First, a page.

For starters, to keep your white garments truly white, sort carefully, and never wash whites with any colored items.  Seperation is good here. Even though you may not notice it for a few launderings, if you mix in colors, eventually the minor bleeding of colors will start turning white things grey. We used to add blueing to the rinse for white clothes, but you can’t even buy that any more.

Next, treat stains right away, if possible. Keep a squeeze bottle filled with /Dawn Ultra in the laundry room, and glance over each item before you toss it in the washer. If there’s a visible stain, pre-treat it with Dawn and then launder as usual. Most stains will come right out.

Don’t pack the load too tightly. Those clothes need room to slosh around, so the water can move through the fabric. And rinsing is almost as important as washing when it comes to keeping whites white. Again, smaller, uncrowded loads are better.

Finally, skip the fabric softener for your loads of white clothes, bedding, towels and washcloths, whatever color they are. Instead, add a cup of white distilled vinegar to the final rinse. Don’t worry, the vinegar scent will not linger.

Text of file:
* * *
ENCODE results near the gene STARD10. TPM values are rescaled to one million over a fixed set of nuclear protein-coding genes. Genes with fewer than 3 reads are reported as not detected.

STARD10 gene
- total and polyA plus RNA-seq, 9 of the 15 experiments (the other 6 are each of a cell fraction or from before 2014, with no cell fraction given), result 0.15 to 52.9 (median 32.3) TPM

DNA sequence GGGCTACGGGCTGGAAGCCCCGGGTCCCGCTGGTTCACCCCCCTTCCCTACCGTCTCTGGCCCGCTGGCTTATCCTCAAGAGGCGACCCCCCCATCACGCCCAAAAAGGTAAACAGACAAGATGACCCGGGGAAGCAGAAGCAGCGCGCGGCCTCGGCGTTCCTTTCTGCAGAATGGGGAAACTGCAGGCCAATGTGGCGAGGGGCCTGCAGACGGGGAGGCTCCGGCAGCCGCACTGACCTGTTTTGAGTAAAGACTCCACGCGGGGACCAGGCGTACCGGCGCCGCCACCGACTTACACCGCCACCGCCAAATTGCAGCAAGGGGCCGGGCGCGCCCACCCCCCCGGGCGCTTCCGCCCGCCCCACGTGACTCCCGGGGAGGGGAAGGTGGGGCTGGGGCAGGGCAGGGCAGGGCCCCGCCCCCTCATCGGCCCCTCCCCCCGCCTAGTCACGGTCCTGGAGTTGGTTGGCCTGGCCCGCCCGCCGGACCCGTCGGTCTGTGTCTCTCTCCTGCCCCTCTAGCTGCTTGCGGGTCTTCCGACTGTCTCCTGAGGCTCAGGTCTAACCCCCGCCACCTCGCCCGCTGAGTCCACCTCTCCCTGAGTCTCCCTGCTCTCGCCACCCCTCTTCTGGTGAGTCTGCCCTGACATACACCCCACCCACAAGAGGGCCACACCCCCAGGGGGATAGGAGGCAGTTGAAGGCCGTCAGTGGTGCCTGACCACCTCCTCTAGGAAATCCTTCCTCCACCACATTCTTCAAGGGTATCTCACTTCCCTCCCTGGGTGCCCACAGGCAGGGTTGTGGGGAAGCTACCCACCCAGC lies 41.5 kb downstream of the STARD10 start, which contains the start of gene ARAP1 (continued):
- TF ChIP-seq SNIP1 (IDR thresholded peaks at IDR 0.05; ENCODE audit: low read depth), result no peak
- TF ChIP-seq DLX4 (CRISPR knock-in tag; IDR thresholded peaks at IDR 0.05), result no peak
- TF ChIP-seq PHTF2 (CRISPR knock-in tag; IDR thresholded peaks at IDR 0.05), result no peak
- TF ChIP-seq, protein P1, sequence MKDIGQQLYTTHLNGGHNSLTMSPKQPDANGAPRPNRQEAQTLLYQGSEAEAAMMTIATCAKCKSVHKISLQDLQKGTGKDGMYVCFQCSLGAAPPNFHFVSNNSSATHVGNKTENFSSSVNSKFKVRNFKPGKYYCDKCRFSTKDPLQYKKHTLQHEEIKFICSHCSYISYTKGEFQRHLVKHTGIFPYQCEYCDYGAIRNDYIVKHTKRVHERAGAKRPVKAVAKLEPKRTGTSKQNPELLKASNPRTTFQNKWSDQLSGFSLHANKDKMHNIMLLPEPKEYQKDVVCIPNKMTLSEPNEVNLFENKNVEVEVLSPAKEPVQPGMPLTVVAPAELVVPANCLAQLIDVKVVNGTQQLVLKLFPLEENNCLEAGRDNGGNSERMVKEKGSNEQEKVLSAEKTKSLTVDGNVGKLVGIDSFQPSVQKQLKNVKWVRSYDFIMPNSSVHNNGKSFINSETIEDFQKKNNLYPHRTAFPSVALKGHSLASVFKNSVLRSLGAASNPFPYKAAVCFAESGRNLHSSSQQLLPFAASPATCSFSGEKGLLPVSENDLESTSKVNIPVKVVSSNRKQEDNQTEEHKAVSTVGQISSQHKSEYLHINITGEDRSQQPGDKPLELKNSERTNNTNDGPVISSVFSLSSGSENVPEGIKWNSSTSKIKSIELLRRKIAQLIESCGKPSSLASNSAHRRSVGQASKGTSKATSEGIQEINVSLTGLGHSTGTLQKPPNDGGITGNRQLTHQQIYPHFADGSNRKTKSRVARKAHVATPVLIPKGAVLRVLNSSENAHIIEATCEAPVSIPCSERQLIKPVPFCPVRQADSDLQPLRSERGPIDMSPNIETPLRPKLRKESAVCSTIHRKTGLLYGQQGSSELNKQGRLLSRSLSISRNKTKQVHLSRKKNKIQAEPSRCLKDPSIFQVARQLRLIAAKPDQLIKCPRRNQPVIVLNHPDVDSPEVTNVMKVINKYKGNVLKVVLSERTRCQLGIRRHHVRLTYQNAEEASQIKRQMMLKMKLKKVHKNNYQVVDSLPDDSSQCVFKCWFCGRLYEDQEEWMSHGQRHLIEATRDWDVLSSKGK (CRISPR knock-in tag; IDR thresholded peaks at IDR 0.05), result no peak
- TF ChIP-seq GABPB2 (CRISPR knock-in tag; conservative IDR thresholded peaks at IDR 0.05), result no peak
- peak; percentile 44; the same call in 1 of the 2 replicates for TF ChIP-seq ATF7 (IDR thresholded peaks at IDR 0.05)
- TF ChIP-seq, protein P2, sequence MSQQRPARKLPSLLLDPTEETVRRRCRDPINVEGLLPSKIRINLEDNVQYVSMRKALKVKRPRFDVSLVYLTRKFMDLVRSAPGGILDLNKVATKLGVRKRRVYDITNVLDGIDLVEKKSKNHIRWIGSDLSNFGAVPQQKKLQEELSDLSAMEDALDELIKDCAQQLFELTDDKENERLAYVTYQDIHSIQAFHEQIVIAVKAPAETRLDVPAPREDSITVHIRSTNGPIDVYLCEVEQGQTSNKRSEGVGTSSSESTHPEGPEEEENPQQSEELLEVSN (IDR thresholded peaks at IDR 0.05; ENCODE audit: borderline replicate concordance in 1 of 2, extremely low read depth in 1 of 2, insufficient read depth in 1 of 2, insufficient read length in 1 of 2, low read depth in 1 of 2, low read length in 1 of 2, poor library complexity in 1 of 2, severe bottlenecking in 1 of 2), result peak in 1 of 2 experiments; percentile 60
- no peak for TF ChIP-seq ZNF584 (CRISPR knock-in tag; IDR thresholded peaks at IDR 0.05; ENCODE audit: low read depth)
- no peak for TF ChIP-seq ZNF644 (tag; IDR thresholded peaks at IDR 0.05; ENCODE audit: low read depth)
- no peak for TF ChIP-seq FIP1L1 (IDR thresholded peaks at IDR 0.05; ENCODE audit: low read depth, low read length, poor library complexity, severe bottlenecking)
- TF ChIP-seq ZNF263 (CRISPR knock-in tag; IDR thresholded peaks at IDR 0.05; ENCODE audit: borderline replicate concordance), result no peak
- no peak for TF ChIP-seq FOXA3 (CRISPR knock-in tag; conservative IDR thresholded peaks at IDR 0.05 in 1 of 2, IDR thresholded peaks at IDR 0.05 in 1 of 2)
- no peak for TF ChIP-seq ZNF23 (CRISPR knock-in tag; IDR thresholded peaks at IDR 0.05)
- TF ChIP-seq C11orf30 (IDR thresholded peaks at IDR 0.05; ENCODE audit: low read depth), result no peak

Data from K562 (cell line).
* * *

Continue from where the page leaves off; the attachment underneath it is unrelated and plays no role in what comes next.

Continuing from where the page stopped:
If you dry your white clothes in the dryer, check first to be sure stains are gone. If not, wash over. If the white things do go into the dryer, don’t over-dry, and use a medium heat setting instead of hot to preserve the whiteness.


Speaking of vinegar, dilute half vinegar (the regular five percent kind) and half water in a spray bottle and spray it on and then wipe it off to remove soap scum and mildew from chrome in kitchen and bathroom. Leaves it sparkling clean.

Then, if you want to go the next step, use wax paper to keep that chrome shining.  Just crumple  up a piece of regular kitchen wax paper and rub it all over the chrome fixtures to buff on a light layer of the wax. This will act as a protective layer, repelling water and smudges. This  thin layer of wax washes off easily with the next cleaning, so there are no issues with build up. 


When we spend more time in the great outdoors we’re more likely to accidentally encounter critters we’d rather not meet ­— like snakes. Fortunately, here in Wisconsin most of the snakes are harmless, except to insects and mice, but if we travel to other locales it could be a different story.